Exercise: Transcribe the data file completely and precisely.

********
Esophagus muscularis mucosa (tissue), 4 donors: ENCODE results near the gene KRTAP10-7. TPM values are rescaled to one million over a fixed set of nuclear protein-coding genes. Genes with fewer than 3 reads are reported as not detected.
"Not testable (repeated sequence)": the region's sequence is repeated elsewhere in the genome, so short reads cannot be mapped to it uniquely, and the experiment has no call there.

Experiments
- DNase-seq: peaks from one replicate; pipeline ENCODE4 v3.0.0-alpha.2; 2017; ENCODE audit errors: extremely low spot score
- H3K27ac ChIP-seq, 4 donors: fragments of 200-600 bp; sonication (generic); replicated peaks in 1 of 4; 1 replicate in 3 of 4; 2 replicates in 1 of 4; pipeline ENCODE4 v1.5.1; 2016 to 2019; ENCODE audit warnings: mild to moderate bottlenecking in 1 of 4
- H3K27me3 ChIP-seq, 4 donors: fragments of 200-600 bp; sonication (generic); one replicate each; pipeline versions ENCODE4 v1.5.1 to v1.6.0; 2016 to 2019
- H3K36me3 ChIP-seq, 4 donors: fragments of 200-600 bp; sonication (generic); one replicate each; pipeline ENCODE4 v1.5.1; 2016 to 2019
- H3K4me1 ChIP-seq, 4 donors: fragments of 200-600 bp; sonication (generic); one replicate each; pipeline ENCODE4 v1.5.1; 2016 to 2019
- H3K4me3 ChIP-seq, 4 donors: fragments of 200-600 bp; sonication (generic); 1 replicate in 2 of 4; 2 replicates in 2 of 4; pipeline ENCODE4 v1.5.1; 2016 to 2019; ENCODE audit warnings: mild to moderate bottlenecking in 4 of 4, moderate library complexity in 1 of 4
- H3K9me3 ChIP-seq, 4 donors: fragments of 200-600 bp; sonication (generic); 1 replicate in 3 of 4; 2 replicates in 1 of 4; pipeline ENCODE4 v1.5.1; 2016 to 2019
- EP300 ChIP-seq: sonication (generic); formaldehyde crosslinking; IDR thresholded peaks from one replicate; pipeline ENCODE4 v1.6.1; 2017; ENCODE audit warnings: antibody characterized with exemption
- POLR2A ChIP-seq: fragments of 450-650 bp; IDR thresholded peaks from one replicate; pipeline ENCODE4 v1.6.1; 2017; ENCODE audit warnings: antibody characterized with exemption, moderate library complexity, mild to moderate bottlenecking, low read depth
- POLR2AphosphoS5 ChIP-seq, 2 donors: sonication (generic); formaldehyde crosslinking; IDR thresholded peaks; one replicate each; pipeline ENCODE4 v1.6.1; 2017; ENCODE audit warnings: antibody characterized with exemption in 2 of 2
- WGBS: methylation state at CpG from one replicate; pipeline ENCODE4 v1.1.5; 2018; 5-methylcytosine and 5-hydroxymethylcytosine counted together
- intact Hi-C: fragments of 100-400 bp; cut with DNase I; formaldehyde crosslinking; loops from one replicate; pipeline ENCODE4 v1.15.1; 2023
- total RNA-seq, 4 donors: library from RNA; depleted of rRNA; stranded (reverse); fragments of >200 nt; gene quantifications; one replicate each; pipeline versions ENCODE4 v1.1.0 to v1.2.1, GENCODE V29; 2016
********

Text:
Esophagus muscularis mucosa (tissue), 4 donors: ENCODE results near the gene KRTAP10-7. TPM values are rescaled to one million over a fixed set of nuclear protein-coding genes. Genes with fewer than 3 reads are reported as not detected.
"Not testable (repeated sequence)": the region's sequence is repeated elsewhere in the genome, so short reads cannot be mapped to it uniquely, and the experiment has no call there.

Experiments
- DNase-seq: peaks from one replicate; pipeline ENCODE4 v3.0.0-alpha.2; 2017; ENCODE audit errors: extremely low spot score
- H3K27ac ChIP-seq, 4 donors: fragments of 200-600 bp; sonication (generic); replicated peaks in 1 of 4; 1 replicate in 3 of 4; 2 replicates in 1 of 4; pipeline ENCODE4 v1.5.1; 2016 to 2019; ENCODE audit warnings: mild to moderate bottlenecking in 1 of 4
- H3K27me3 ChIP-seq, 4 donors: fragments of 200-600 bp; sonication (generic); one replicate each; pipeline versions ENCODE4 v1.5.1 to v1.6.0; 2016 to 2019
- H3K36me3 ChIP-seq, 4 donors: fragments of 200-600 bp; sonication (generic); one replicate each; pipeline ENCODE4 v1.5.1; 2016 to 2019
- H3K4me1 ChIP-seq, 4 donors: fragments of 200-600 bp; sonication (generic); one replicate each; pipeline ENCODE4 v1.5.1; 2016 to 2019
- H3K4me3 ChIP-seq, 4 donors: fragments of 200-600 bp; sonication (generic); 1 replicate in 2 of 4; 2 replicates in 2 of 4; pipeline ENCODE4 v1.5.1; 2016 to 2019; ENCODE audit warnings: mild to moderate bottlenecking in 4 of 4, moderate library complexity in 1 of 4
- H3K9me3 ChIP-seq, 4 donors: fragments of 200-600 bp; sonication (generic); 1 replicate in 3 of 4; 2 replicates in 1 of 4; pipeline ENCODE4 v1.5.1; 2016 to 2019
- EP300 ChIP-seq: sonication (generic); formaldehyde crosslinking; IDR thresholded peaks from one replicate; pipeline ENCODE4 v1.6.1; 2017; ENCODE audit warnings: antibody characterized with exemption
- POLR2A ChIP-seq: fragments of 450-650 bp; IDR thresholded peaks from one replicate; pipeline ENCODE4 v1.6.1; 2017; ENCODE audit warnings: antibody characterized with exemption, moderate library complexity, mild to moderate bottlenecking, low read depth
- POLR2AphosphoS5 ChIP-seq, 2 donors: sonication (generic); formaldehyde crosslinking; IDR thresholded peaks; one replicate each; pipeline ENCODE4 v1.6.1; 2017; ENCODE audit warnings: antibody characterized with exemption in 2 of 2
- WGBS: methylation state at CpG from one replicate; pipeline ENCODE4 v1.1.5; 2018; 5-methylcytosine and 5-hydroxymethylcytosine counted together
- intact Hi-C: fragments of 100-400 bp; cut with DNase I; formaldehyde crosslinking; loops from one replicate; pipeline ENCODE4 v1.15.1; 2023
- total RNA-seq, 4 donors: library from RNA; depleted of rRNA; stranded (reverse); fragments of >200 nt; gene quantifications; one replicate each; pipeline versions ENCODE4 v1.1.0 to v1.2.1, GENCODE V29; 2016